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The Humdrum Use of Ultimate Authority: Defining and Analysing Chapter VII Resolutions

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Under Chapter VII of the Charter of the United Nations, the Security Council has the unique authority to make decisions that are binding on member states. However, the lack of a standard definition of what makes a Security Council resolution "a Chapter VII resolution" has caused disagreement regarding the status of several resolutions. This is unfortunate as the international community should never have to doubt whether a Security Council resolution is in fact adopted under Chapter VII or not. It is also unnecessary. This article addresses this problem by proposing a definition of Chapter VII resolutions, based on two criteria referred to as "Article 39 determinations" and "Chapter VII decisions". On the basis of the proposed definition, the article describes and analyses a dramatic increase in the use of Chapter VII during the post-Cold War era. It concludes that as Chapter VII has come to constitute the majority of Security Council resolutions in recent years, the resort to Chapter VII no longer signifies exceptional determination and resolve, which it did during the Cold War; instead Chapter VII today implies business as usual. An appendix lists all Chapter VII resolutions from 1946–2008.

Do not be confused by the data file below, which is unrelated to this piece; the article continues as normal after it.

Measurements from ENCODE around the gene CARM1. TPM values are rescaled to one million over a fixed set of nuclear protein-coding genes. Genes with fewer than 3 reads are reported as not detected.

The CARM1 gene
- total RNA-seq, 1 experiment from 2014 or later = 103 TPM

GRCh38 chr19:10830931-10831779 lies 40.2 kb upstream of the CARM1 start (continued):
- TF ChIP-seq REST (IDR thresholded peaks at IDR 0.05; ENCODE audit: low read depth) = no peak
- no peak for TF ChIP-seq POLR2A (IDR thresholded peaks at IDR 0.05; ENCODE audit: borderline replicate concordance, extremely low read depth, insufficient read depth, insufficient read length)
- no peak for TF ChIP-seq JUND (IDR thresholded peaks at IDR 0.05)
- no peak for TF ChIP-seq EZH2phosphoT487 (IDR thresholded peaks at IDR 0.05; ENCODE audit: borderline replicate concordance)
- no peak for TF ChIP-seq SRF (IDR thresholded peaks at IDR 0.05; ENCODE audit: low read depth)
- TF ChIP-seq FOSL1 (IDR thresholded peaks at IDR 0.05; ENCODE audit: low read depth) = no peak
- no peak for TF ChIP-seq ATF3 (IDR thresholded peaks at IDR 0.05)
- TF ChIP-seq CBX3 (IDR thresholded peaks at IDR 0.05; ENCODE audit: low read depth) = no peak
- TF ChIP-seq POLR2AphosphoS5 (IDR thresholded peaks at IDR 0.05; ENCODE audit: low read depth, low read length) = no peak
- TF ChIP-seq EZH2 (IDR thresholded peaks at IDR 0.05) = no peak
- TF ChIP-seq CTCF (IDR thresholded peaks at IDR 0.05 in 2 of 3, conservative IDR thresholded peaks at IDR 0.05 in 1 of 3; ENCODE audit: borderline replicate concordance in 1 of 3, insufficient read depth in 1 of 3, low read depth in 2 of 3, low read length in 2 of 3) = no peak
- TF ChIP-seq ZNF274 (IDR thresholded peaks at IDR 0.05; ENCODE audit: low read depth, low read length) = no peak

Affiliations: 1: Department of Political Science, Umeå University, Umeå, Sweden

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/content/journals/10.1163/090273509x12448190941129
2009-09-01
2016-09-28

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